Table of Contents
Advances in Emergency Medicine
Volume 2014, Article ID 478675, 7 pages
http://dx.doi.org/10.1155/2014/478675
Research Article

A Simulated Discrete-Event and Queuing Model to Reduce Transfers from the Emergency Department and to Optimize Hospital Bed Management

1Université Pierre et Marie Curie-Paris 6, UMR S 707, 75012 Paris, France
2Hôpital Saint Camille, 94360 Bry-sur-Marne, France
3Study Group on Efficiency and Quality in Non-Scheduled Activities, 75018 Paris, France
4Department of Medical Information, AP-HP, Hôpital Saint Antoine, 75012 Paris, France
5Emergency Department, AP-HP, Hôpital Bichat-Claude Bernard, 75018 Paris, France
6Université Paris Diderot, Sorbonne Paris Cité, UA REMES, 75013 Paris, France
7Department of Intensive Care, AP-HP, Hôpital Saint Antoine, 75012 Paris, France

Received 18 August 2014; Accepted 9 November 2014; Published 1 December 2014

Academic Editor: Michael Blaivas

Copyright © 2014 M. Wargon et al. This is an open access article distributed under the Creative Commons Attribution License, which permits unrestricted use, distribution, and reproduction in any medium, provided the original work is properly cited.

Abstract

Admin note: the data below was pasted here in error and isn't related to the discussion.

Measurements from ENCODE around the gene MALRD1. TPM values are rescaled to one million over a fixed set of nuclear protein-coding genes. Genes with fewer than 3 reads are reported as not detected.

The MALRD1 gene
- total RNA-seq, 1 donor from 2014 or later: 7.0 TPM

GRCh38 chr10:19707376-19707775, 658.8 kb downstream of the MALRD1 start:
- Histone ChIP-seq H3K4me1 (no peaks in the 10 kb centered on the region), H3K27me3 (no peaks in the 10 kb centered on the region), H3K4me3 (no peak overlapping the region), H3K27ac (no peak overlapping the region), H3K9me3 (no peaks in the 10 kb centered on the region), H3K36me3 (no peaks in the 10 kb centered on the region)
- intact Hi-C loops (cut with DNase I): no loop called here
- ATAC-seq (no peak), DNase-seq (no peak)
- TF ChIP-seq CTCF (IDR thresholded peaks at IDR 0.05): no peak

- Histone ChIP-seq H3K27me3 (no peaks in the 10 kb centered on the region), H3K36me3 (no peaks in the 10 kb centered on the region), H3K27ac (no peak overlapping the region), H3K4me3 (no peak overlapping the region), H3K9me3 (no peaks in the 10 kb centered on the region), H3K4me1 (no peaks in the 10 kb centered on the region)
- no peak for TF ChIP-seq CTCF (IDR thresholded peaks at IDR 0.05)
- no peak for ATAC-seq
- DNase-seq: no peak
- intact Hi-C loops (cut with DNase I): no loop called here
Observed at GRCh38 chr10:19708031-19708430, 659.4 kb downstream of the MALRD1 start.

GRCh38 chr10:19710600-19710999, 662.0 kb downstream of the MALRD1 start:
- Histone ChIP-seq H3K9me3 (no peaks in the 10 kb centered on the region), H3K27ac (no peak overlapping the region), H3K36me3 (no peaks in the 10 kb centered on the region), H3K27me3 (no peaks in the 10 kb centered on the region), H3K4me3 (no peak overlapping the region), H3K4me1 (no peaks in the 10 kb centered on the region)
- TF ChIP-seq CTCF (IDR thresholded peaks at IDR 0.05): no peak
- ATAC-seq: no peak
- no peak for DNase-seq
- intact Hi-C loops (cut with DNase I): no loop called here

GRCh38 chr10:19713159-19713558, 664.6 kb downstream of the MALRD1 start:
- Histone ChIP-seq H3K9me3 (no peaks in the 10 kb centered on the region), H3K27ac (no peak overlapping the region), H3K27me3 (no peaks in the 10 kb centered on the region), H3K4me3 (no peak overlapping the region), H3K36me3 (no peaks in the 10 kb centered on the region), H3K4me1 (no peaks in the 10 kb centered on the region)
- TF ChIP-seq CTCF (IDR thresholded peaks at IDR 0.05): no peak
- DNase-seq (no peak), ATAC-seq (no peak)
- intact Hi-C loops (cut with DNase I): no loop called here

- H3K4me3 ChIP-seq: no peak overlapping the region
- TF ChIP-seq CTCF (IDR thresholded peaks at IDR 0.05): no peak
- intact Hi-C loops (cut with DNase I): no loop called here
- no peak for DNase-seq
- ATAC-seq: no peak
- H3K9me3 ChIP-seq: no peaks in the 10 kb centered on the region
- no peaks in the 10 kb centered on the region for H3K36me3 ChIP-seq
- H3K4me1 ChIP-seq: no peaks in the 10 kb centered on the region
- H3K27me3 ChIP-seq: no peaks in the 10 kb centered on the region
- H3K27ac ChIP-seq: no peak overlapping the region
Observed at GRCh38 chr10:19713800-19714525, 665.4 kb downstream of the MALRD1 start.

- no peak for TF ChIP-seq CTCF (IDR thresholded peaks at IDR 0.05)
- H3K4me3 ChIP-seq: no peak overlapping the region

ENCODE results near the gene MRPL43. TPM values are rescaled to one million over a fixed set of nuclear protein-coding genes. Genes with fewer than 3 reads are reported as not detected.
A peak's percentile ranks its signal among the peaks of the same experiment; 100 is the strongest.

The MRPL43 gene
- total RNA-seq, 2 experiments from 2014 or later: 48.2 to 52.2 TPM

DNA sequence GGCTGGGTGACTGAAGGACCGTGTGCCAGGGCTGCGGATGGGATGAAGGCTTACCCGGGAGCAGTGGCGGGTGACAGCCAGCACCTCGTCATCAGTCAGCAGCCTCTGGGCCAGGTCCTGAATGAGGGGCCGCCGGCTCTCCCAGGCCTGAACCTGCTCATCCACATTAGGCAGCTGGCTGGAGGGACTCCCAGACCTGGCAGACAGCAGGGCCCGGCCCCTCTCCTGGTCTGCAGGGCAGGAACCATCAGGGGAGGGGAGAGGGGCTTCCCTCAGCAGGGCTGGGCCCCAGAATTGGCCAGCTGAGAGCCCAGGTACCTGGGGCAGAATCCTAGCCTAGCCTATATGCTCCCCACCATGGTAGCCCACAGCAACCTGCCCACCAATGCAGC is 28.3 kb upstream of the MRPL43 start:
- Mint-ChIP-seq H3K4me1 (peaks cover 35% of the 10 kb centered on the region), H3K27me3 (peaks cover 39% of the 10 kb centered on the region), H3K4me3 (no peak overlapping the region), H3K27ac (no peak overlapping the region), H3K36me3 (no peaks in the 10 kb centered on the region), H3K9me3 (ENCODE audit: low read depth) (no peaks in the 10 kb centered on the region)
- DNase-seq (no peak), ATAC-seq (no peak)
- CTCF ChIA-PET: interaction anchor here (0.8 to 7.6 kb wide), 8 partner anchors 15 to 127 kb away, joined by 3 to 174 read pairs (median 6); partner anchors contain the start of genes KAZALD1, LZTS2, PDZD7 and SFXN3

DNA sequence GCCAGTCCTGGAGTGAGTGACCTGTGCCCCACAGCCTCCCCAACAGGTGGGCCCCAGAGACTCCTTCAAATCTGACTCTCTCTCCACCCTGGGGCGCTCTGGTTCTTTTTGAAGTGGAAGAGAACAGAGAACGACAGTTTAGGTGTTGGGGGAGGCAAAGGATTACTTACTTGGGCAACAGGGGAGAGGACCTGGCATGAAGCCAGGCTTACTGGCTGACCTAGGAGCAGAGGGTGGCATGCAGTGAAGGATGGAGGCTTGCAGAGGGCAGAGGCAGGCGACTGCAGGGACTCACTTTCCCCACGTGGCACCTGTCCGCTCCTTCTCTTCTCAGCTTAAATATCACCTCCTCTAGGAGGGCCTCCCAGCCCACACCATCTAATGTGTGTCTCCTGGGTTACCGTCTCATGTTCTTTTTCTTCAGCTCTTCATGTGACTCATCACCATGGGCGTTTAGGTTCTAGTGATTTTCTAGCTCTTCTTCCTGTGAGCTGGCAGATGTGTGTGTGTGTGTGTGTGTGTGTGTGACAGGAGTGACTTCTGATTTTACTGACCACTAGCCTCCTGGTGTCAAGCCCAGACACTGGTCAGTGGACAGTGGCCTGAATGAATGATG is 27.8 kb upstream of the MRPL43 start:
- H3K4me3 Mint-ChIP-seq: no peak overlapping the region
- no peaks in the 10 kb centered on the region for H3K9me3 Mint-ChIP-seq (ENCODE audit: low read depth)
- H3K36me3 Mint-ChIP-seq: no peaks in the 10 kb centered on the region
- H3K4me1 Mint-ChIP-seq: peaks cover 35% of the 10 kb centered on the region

Objectives. Emergency departments (EDs) and elective hospitalizations compete for beds. Our aim was to reduce hospital transfers using a queuing-model study. Methods. Macros were created to simulate four priority groups of patients according to hospitalization mode (elective, ED) and age (≥75 and <75 years), with randomization of number of admissions and length of stay (LOS). Those priorities were assigned regarding usual situations (ED admission with less priority than scheduled admission) not regarding clinical contexts. Simulations were based on actual data from an academic hospital. Models simulated ED boarder queue according to different scenarios based on number of hospital beds, LOS, and preventable hospitalizations. Results. Observed hospital-LOS was longer for patients ≥75 years (12.2 ± 3.6 days versus 11.4 ± 3.8 days; ) and for ED admissions (12.2 ± 0.6 versus 9.7 ± 0.6 days; ). In simulation models, two scenarios stabilized the beds demand after admissions: limitation of LOS to 30 days or 20% decrease in elective admissions among older patients. With these scenarios, the queue would be 25.2 patients for 361 beds (+2%) and 16.7 patients for 354 beds. Conclusions. Queuing models offer an interesting approach to bed management. A significant reduction in ED transfers is feasible, by limiting LOS to <30 days or by reducing elective hospitalizations of patients by 20%.